Yes. And I'll take the second part of that, Paul. But just before I do that, I just want to add on soft home, 22 quarters of positive growth. This last quarter, just flattish with all the things we've got going on behind Dream Street and everything that Lisa mentioned, we're feeling very strong about our positioning in Soft Home. But now getting on to the e-commerce BOPUS question, in 2018, we did roughly $41 million in sales and in 2019, we are now on course to double -- more than double that. We did 3 times of volume Q3-over-Q3, and we're off to a really nice start. We made a decision early in the year to really lean in and launch BOPUS earlier based off the customer insight studies that we conducted as part of Operation North Star. And we think we've got a bright future with BOPUS and e-commerce and our stores working hand-in-hand together.

One thing that I'm very excited about, we're all very excited about is that we get great traffic to our website, and that's many times a difficult thing for retailers, not for us. We get great traffic. We know through the studies that we've done that our customer starts many of our journeys online mobile device and they all over half of them have a Amazon Prime account, so getting that traffic and being relevant for her is extremely important. What we've learned through this process is that we think we've got a long runway of expanding BOPUS for the full year into 2020. We do have some fixes from a funnel, discovery while its strong as you go through and view the card and try to work through it. She has some difficulty there.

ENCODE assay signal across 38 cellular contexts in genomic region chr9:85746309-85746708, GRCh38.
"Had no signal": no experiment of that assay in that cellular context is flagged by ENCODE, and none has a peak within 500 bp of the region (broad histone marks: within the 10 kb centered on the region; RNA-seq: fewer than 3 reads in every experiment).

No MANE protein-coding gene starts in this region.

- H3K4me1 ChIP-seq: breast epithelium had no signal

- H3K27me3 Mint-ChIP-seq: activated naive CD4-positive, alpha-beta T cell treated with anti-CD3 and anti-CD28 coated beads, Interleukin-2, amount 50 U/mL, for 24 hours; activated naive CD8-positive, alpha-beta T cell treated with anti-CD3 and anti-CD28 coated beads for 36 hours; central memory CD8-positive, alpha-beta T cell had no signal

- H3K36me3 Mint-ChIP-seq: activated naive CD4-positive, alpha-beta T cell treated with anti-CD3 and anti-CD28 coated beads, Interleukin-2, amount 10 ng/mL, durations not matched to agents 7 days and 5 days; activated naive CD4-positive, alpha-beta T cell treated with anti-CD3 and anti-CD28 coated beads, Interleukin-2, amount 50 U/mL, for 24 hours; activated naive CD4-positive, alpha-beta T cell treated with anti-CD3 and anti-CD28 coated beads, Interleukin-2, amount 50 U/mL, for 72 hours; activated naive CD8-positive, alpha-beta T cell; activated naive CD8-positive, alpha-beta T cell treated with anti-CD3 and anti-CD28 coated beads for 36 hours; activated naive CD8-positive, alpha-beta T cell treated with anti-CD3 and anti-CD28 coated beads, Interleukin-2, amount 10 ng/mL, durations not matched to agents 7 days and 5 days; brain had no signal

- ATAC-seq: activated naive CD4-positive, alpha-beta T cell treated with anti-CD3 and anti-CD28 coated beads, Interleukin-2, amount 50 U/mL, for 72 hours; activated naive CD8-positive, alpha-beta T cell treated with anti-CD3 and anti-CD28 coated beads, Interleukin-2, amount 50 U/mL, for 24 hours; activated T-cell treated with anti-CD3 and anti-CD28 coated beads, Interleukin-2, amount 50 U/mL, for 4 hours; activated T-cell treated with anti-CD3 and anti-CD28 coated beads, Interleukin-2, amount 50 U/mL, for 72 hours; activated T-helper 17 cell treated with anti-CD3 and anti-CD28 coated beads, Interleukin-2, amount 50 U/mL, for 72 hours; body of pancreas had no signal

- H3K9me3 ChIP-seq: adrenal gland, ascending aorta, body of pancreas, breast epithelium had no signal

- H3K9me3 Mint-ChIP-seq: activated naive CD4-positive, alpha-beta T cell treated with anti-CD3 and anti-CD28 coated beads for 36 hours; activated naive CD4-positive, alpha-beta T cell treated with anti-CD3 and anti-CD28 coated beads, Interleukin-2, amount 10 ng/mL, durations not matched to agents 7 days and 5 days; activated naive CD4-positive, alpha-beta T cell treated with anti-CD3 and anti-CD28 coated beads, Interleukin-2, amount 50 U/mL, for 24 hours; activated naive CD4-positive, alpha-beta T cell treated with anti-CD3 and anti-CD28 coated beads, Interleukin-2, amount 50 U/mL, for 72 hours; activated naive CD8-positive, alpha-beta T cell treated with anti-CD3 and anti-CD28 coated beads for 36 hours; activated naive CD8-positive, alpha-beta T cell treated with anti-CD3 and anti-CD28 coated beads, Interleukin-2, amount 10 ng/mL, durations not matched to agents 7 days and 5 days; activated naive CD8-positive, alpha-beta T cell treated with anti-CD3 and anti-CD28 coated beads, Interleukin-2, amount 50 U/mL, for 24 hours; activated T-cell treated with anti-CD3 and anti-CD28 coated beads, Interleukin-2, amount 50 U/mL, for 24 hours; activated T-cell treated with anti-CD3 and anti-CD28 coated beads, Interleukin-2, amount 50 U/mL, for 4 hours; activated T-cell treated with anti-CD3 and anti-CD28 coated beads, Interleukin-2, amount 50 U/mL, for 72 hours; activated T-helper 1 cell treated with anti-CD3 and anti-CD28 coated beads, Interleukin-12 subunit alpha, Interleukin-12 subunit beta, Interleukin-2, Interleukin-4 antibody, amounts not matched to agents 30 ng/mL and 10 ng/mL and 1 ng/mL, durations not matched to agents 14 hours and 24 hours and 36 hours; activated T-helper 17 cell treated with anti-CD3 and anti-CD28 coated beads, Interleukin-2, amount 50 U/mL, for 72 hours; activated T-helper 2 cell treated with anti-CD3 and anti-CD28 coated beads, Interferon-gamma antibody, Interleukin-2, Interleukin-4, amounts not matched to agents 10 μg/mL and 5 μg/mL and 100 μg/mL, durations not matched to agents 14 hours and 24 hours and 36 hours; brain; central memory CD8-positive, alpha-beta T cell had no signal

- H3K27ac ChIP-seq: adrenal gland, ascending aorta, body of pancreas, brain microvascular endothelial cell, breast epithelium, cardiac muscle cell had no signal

So we've got some navigation work that we need to do and the teams all over that. And also check out, and then finally, delivery. We're looking at smart ways to minimize cost of delivery and make it more easy for her. So a lot of things to come, but being -- but we're being very circumspect about how we add cost to this model and maintain our profitability as we go strongly 2020 and beyond.

Paul Trussell -- Deutsche Bank -- Analyst

Thanks for the color and best of luck.

Bruce Thorn -- President & Chief Executive Officer

Thank you.

Operator

Thank you. Our next question is coming from Jason Haas from Bank of America Merrill Lynch. Your line is now live.

Jason Haas -- Bank of America Merrill Lynch -- Analyst